Worldview: What’s your lens prescription?
When I first had to get contacts, I was shocked at how my vision changed when wearing them. I was also shocked that I hadn’t noticed that I couldn’t see things in the distance anymore. I think that’s where some of us may be right now when viewing our world.
Have you heard the expression looking through rose-colored glasses? I think there’s even more impacting how we see the world. I think our glasses provide prescription level changes from how the world is versus how we see it. The trick is to know the prescription of those lenses so we can understand our worldview.
It can be family, religion, friends, fears, past experiences, or so many other things that impact our vision of ourselves and the world. These impacts can be good or bad. They may color the view in a rosy optimistic tint or they may darken it with despair. They can bring the picture into sharper details or they can blur it until it’s unrecognizable.
Writing is something that has impacted my worldview over the last seven years. I am proud to say that I see the world through a writing lens. This doesn’t mean I’m a good writer or am particularly skilled or knowledgeable. It does mean I know writing has impacted me. Writing is how I process the world.
I often see people as characters. I seek to understand their motivations and enjoy celebrating their quirks. Screaming ‘plot twist’ provides comfort to me when things go awry. I look for foreshadowing and themes in daily life. Body language intrigues and inspires characters I write.
I am a writer.
I’m also an aikidoka (martial artist trained in aikido).
My training on the mats has served to change my worldview too. If you’ve been around my blog a bit, you’ll see many examples. If you’ve read my books, you’ll find even more. I enjoy writing warriors and use my training experiences with a fictional spin in both the Rahki Chronicles and Atlantic Island: Guardian Books.
It’s not only my characters who scan a new place and look for dangers. It’s not only my characters who allow martial arts ideas of honor to impact their choices. Just as I process the world as a writer, I also process it as a martial artist.
These two things have had positive impacts on my worldview. They have changed my prescription to bring more details to life and to inspire more empathy. They’ve made me more aware of looking at the world through a lens.
What about those things that negatively impact my worldview? Am I aware of personal blind spots? While I’d like to think so, I also believe they are called blind spots for a reason. It’s important to seek them out…but it can also be uncomfortable and scary.
Uncomfortable and scary is where we are at in our world right now. We are questioning things we haven’t questioned before and we are seeing each other and ourselves differently.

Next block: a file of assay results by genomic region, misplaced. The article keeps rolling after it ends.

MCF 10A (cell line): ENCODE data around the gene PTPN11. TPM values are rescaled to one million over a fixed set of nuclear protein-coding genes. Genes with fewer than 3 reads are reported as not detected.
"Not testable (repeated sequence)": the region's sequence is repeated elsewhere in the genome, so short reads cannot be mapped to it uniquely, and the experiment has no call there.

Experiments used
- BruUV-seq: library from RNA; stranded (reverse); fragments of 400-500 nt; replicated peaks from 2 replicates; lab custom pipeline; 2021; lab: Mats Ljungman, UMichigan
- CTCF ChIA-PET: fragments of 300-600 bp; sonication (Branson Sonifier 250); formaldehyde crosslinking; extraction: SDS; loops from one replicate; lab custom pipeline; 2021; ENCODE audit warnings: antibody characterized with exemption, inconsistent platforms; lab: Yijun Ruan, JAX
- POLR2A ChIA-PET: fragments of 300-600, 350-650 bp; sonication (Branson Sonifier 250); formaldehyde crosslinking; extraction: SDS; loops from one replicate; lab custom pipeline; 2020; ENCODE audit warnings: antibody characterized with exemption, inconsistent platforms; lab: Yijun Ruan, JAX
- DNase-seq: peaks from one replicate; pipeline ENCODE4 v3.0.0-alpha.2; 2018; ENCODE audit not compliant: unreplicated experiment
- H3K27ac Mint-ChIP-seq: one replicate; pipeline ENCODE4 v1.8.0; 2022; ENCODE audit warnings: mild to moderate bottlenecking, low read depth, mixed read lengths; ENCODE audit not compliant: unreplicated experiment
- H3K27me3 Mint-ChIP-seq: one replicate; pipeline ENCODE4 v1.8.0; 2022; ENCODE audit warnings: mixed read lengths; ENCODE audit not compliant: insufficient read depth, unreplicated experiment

What about you?
Do you think you see the world clearly? Do you see yourself clearly? What about others who aren’t like you? Has the pandemic and protests changed how you view yourself and your life? Are you open to looking for your personal blind spots?
Yes, it is terrifying, but that doesn’t mean we shouldn’t try. Being brave isn’t a lack of fear – it’s deciding to act even when afraid. I enjoy writing brave characters and I want to be brave.
To carry the prescription analogy further, these chaotic times are our appointments with the optometrist. We are getting an eye exam and hopefully new prescriptions. As I hate to even be wrong when reading the eye chart, I understand the fear and hostility when our worldview is challenged. Just as with fear though, anger isn’t a reason to not act.
**Emotions prompt emotional responses – we need to find some logic and calm to change things. Crying in the eye doctor’s office only blurs our vision. Get those emotions out, but they won’t help change our prescription.**
Have you ever been to an eye doctor? Do you know an older person who fought getting bifocals? We all like to think we are right, see things clearly, and don’t need help. We believe others are the ones who are wrong. Some people do have 20/20 vision…at least when looking at vision charts.
However, we all need help in seeing the world and ourselves accurately. We need to challenge ourselves with the same lens we challenge others by – we need to see all through a lens of compassion and love.
We also need to give everyone a chance to change their prescription. If we want others to see things through our lens, we can’t mock, terrorize, or condemn them for trying. We can’t make failure and struggles such a terrifying experience that no one wants to admit to them. We all need to be able to make mistakes, learn, and move forward. If you use contacts/ glasses, you realize how disorienting it is when you take them off. The world is blurry and dangerous.
Let others take off their glasses – let them try new ones and adjust their view.
So, I’ll ask again – Has the pandemic and protests changed how you view yourself and your life? Are you open to accepting your prescription? Do you want to change it? Can you let others try as well? Are you able to let yourself and others make mistakes and learn?
You can share your thoughts here or contact me directly to comment privately. I would encourage all to see if you understand what your prescription is and to seek ways to improve it.
Keep your vision clear, my friends.